Computers to extract huge amounts of relevant data
“We want to continue to grow internationally,” says Dr Tim Hiddemann, co-founder and CEO of antibodies-online GmbH in Aachen, Germany. Together with Dr Andreas Kessel, he started the company as a spin-off of the RWTH Aachen in 2006. By now, they offer 860,000 antibodies and related products, independent from vendor, on their online-marketplace antibodies-online.com. 2,000 research institutes in 53 countries, among them Harvard University and the MIT in Cambridge, USA, are part of their customer base.
French, Chinese and English platforms were launched at the end of 2007 and in mid-2008. To meet to the rapid growth and expansion of its customer base, a US subsidiary was founded in Atlanta in 2010 and an office was opened in Shanghai in 2013.
Antibodies are essential components of the immune system. As is commonly understood, they develop after a vaccination against specific diseases. Antibodies are therefore an important component for research and medicine, as they help identify proteins or give evidence of their absence. All pharmaceutical companies and countless scientists all over the world need them to develop medications against diseases such as cancer or rheumatism. There are at least one million antibodies on the market – which are now, thanks to antibodies-online.com, also easily available in the UK. But each scientist only needs specific ones which exactly match his or her particular experiment. The antibodies-online GmbH finds those needles in the haystack for the researcher and delivers them to the laboratory.
There are countless numbers of antibody varieties in thousands of catalogues and websites by suppliers across the globe. For that reason, one third of the employees at antibodies-online are software developers, constantly developing new programmes to make such varieties transparent and comparable. The ultimate goal is to automatically identify the most exact products required by the researchers as soon as possible.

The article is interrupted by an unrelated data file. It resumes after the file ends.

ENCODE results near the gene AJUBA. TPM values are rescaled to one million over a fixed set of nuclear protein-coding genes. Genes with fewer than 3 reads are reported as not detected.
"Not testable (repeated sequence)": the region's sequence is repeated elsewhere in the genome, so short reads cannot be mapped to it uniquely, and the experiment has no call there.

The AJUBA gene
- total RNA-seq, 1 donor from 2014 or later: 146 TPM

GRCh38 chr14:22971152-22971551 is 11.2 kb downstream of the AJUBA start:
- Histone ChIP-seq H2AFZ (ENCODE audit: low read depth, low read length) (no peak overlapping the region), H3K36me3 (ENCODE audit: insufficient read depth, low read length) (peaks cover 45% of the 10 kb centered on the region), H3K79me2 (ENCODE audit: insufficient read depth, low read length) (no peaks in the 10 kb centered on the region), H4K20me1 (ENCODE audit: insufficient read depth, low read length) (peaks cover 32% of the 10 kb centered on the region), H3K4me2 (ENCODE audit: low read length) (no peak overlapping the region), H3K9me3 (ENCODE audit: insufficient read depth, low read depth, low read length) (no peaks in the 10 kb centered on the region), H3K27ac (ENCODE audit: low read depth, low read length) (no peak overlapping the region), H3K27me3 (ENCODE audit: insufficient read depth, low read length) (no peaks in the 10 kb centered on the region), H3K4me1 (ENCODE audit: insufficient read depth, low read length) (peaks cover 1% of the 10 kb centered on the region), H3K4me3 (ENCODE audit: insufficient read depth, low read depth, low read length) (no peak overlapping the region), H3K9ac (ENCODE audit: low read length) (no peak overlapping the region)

How is relevant information filtered from language? For a human proof-reader this often happens intuitionally without much effort. However, the extraction of information constitutes a bigger challenge for information processed digitally or via computer. In collaboration with the FH Aachen (University of Applied Sciences) and the energy firm Ene’t GmbH (Ltd) from Hückelhoven, antibodies-online is developing new platform technology which is meant to help view relevant content from diversely structured sources and to transform these into the required data-model of any platform.
The joint project called ETL Quadrat is funded by the German Federal Ministry of Education and Research with more than €600,000. The aim of this project is the exploration of a new platform technology which helps coherently format extreme, unstructured amounts of data quickly and easily.
Antibodies-online employee, Marcel Ahne initiated this project using the so-called ETL process. This is carried out by accumulating data from several differently structured sources in one target database. Appling this model which originated from the field of finance, also helps to process information about antibodies. The research project with the FH Aachen and the enterprise from Hückelhoven now focuses on developing a new way to interpret language. Huge unstructured amounts of data could ultimately be scanned faster with regard to their content and could be edited into structured, automated information for online customers: in five years, the ETL-project, which is supported in the context of the funding initiative KMU-innovativ, shall be finished.
For companies that receive a huge amount of data which need to be edited from different suppliers every day, the completion of this project should prove particularly interesting.
The editorial unit